This week is Sexual Health Week, a campaign which we're supporting for our second year. This year we've invited the campaign founder, sexual health charity, FPA, to explain a bit more about this year's theme and their new research, which shows why Sexual Health Week is still needed to start national conversations on safe and pleasurable sex...
The impact of new technology on our sexual health, and whether it is a good or a bad thing, is a pretty divisive issue.
We know that new technology can increase opportunities for people to access information and support about sexual health, and it can help make screening and treatment easy and convenient through online services.
At the same time, lots of column inches have been dedicated to asking if apps, such as Tinder and Grindr, are responsible for us having more sexual partners and/or more unprotected sex.
The truth is that we still don’t really know if dating or hook-up apps are even partially contributing to sexually transmitted infection (STI) rates. Research conducted internationally has shown that app use is associated with an increased number of partners and (in some studies) an increase in sex without a condom.
However, we still don’t know whether apps actually encourage unprotected sex, or if they just make it easier to set up encounters that people would still have sought out in a different way for example, by going to a club.
Concerns about STI rates are not unfounded – in the UK we still have higher rates than other countries in Western Europe and, while young people and men who have sex with men are most at risk of infections, people of all ages who are sexually active need to know how they can keep themselves safe.
For Sexual Health Week this year (12–18 September) we’re taking a back to basics approach to STIs with the hope that people who don’t feel particularly confident about what they know and understand, will take a look at the evidence-based information that is out there, like on our website. We particularly want to help people tackle barriers they are experiencing to condom use and getting tested.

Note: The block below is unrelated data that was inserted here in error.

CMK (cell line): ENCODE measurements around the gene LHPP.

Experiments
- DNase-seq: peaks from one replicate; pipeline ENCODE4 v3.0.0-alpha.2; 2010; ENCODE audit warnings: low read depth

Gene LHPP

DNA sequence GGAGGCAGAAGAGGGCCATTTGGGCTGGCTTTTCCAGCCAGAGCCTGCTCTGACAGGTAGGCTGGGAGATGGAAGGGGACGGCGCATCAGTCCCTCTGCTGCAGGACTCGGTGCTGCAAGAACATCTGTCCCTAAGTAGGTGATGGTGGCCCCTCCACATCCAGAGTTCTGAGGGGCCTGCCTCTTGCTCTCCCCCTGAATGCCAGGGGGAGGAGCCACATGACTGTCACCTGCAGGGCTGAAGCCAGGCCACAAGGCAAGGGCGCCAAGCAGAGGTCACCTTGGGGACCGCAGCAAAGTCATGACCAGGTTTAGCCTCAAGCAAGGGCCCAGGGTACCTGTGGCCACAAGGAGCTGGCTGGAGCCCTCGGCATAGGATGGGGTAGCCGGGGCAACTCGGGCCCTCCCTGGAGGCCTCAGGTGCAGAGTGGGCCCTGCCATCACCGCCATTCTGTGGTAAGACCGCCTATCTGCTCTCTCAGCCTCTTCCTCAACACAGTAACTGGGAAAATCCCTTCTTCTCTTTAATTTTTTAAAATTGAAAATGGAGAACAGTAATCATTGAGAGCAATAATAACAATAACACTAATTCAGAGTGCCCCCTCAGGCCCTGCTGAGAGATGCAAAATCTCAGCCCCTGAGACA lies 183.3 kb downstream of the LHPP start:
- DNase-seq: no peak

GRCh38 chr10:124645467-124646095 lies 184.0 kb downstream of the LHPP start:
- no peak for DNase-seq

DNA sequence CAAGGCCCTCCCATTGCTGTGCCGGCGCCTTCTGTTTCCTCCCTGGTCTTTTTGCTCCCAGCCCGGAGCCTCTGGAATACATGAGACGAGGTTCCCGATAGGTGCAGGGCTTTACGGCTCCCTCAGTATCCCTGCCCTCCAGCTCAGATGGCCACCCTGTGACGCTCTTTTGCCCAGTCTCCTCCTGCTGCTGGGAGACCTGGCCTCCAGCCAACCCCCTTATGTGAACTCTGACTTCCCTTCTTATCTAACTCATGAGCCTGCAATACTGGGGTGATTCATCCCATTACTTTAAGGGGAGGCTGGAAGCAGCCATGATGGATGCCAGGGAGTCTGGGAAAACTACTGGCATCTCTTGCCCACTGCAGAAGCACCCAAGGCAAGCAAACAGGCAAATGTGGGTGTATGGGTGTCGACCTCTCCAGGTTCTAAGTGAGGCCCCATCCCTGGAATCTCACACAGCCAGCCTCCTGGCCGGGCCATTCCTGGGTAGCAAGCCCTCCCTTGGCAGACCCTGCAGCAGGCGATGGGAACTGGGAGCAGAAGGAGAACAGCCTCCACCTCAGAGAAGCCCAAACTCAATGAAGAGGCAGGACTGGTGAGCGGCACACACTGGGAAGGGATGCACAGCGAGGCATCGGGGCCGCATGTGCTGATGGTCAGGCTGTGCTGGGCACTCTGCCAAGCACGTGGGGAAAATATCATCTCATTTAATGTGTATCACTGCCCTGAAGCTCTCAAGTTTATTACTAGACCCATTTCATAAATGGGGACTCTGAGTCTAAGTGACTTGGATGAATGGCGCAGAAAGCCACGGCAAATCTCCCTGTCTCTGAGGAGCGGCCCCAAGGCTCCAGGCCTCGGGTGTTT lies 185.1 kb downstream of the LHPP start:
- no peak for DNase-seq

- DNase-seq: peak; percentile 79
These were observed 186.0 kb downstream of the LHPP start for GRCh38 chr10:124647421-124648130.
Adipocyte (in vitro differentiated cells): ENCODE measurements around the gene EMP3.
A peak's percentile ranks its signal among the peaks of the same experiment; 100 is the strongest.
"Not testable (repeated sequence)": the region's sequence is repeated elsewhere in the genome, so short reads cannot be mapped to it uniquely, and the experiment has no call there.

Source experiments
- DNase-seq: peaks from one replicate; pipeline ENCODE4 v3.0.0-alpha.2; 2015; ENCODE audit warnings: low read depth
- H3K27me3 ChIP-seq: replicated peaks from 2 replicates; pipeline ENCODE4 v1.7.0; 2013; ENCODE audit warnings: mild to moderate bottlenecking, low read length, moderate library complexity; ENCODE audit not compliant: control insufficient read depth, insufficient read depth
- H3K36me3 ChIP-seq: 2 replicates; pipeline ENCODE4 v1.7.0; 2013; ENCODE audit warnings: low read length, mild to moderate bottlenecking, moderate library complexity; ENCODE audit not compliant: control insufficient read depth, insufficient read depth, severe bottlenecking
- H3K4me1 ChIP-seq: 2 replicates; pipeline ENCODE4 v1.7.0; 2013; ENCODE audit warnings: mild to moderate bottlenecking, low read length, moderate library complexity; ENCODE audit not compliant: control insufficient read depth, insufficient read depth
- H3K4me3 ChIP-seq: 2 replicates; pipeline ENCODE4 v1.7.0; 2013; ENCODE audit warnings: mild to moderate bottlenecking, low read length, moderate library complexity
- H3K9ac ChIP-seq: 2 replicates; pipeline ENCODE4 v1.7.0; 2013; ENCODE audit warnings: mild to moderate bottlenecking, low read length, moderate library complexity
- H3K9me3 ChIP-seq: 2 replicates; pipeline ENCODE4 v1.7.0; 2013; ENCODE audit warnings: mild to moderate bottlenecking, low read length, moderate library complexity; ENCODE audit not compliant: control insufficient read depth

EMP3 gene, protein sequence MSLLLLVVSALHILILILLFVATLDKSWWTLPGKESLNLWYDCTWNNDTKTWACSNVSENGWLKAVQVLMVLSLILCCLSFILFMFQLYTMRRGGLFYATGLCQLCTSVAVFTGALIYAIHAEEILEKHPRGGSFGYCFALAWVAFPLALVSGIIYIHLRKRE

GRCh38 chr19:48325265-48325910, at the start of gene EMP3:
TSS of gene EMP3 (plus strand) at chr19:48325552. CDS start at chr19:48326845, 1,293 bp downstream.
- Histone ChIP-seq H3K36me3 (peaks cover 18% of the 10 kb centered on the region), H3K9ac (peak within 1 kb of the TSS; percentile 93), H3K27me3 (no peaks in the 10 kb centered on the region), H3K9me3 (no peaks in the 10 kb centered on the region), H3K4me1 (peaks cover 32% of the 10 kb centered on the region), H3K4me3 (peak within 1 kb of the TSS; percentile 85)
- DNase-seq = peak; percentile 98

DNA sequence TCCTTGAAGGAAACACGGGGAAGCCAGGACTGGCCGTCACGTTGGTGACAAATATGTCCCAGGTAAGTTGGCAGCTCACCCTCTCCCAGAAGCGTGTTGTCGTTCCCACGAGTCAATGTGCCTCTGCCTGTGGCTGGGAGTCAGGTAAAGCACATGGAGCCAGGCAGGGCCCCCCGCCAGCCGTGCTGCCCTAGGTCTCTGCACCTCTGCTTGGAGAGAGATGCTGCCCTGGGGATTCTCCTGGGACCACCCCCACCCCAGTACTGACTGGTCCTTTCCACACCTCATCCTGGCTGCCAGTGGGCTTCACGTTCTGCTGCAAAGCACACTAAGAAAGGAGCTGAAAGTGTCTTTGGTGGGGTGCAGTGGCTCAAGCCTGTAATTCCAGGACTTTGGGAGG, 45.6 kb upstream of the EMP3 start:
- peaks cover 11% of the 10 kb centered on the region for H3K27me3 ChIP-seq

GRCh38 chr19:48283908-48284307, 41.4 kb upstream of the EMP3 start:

In a survey* we have carried out for Sexual Health Week, more than two-thirds (68%) said they had never had an STI test, and more than one-quarter of 16-24-year-olds told us they had avoided an STI test out of embarrassment.
There are so many options available when it comes to testing now, there is hopefully somewhere for everyone to get the help they need. For some young people, especially if it’s difficult to find time or pluck up the courage to visit a clinic, digital services which offer a home testing service are a great option.
Of course it’s not just about making it easier for people to get tested in a way that suits them, though that is really important. We need to also look at the stigma which still surrounds sexual health, not just with infections, but also around sex in general, even though we all know it’s a really pleasurable thing most of us like to do.
In our survey, around one-third of people said they think it is easier to just have sex than to talk about it – it’s something we come across quite a lot at FPA, even some couples who have been together for years can find it difficult to talk about what they like or don’t like, or have conversations about condoms or safer sex.
An obvious solution, but which the government continues to ignore, would be to have statutory sex and relationships education in the UK, through which young people would be able to develop the skills that they need to discuss condom use. Only 9% of the people we surveyed said they learnt how to confidently talk to a partner about using condoms at school, and only 8% learnt about dealing with situations where a partner puts pressure on you to have sex without using a condom.
SRE also has a role to play in making sure that people know about all of the options there are for STI screening. Whether it’s online, at your local clinic, pharmacy, young people’s service or GP practice, there are lots of options for STI testing and support for using condoms.
For more information on how to get tested and what we’re up to for Sexual Health Week, visit us at www.fpa.org.uk
Laura Russell is Senior Policy and Public Affairs Officer at sexual health charity, FPA.
*Survey of 2,079 people in the UK aged 16+ who have ever been sexually active. All figures, unless otherwise stated, are from Atomik Research. Fieldwork was undertaken between 27 July and 1 August 2016. The survey was carried out online. The survey was representative of all UK people aged 16 and over.